Andrew Willis: The credit crunch and moral hazard

Money Talks is a collection of daily columns from The Business Network, which airs weekday mornings on CBC Radio One at 5:45 a.m. ET (6:15 a.m. ET in N.L.).

By Andrew Willis, a columnist with the Globe and Mail
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Ever heard of a concept called moral hazard?

It's the idea that people who are insulated from risks behave very differently from those who bear the full responsiblity for their actions.

In other worlds, I'll drive my car like an idiot if I'm insured against all accidents, while I'm far more careful if I have to pay a $2000 deductible on any fender bender.

The Canadian bank CEOs are fretting about moral hazard right now. The banks are on the verge of being forced to do something that will encourage reckless behaviour in financial services.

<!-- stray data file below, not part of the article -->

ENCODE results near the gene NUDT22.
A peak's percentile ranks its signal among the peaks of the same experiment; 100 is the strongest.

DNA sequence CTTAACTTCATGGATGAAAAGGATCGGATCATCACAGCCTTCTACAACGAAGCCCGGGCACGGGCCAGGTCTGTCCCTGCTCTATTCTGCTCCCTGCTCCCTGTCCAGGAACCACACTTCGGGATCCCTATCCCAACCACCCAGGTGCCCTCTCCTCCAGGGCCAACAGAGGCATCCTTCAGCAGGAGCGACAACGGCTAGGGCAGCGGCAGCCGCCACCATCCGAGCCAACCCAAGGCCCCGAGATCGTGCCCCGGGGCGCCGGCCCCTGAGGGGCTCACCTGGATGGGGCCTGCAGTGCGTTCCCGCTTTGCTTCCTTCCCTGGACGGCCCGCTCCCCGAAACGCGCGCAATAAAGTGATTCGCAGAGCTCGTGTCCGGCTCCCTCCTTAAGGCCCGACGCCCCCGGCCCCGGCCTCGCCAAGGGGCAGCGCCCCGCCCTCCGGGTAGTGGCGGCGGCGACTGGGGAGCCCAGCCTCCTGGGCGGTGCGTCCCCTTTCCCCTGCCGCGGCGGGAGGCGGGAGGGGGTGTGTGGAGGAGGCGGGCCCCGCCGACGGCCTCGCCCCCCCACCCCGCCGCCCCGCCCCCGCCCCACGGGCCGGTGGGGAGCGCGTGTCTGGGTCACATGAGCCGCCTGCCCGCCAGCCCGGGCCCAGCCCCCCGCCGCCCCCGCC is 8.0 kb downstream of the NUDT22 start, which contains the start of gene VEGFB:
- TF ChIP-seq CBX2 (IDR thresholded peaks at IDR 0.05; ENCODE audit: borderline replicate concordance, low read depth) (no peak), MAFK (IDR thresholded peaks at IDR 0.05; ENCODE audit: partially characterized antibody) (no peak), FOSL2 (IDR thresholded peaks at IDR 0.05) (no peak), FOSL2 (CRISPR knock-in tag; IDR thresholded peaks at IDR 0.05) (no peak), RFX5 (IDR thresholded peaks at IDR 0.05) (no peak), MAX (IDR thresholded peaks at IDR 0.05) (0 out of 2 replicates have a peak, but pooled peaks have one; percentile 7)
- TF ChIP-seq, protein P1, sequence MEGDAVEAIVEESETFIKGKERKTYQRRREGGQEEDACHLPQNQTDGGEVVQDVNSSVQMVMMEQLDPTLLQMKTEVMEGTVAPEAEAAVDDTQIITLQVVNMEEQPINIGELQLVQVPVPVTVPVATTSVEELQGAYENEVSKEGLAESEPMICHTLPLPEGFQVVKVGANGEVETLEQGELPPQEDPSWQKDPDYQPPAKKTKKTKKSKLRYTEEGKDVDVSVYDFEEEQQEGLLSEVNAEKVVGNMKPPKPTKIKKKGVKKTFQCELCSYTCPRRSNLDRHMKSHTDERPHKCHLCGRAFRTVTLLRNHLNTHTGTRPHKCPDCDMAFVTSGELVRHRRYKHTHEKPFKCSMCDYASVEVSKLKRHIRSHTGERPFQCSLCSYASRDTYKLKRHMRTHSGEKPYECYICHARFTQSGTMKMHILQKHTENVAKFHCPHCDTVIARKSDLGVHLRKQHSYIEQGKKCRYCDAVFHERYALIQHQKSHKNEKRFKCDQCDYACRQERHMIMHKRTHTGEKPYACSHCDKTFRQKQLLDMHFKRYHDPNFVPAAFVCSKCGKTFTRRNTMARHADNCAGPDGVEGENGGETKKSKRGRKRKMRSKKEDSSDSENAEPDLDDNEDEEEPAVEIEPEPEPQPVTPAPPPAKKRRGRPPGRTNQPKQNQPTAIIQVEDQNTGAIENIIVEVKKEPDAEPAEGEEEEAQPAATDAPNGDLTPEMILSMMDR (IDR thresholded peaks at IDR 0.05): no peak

Here's the background.

As you likely know, there's this massive freeze in what's known as the commercial paper market, based mostly on derivatives. $35 billion of this debt isn't trading. All of that paper was created by companies that compete with the Canadian banks. The banks have their own commercial paper, and it's doing fine.

Lots of smart people are trying to thaw this frozen commercial paper market. To help the process along, the Bank of Canada and other interested parties are asking the five big banks lend a hand, by lending about $500 million each as part of the rescue package.

The bank CEOs, including TD boss Ed Clark, are quite rightly worried about shouldering this risk.

Competitors to the Canadian banks created a mess. The banks steered clear of this disaster, yet now they are being asked to help clean it up, for the good of the whole market.

I suspect that in the end, the banks will help out. But the precedent is ugly.

Upstart financial firms created products that crashed. When the accident happened, folks who were far more prudent with their money are paying the bills. There's now a moral hazard in the Canadian market.

-- Andrew Willis

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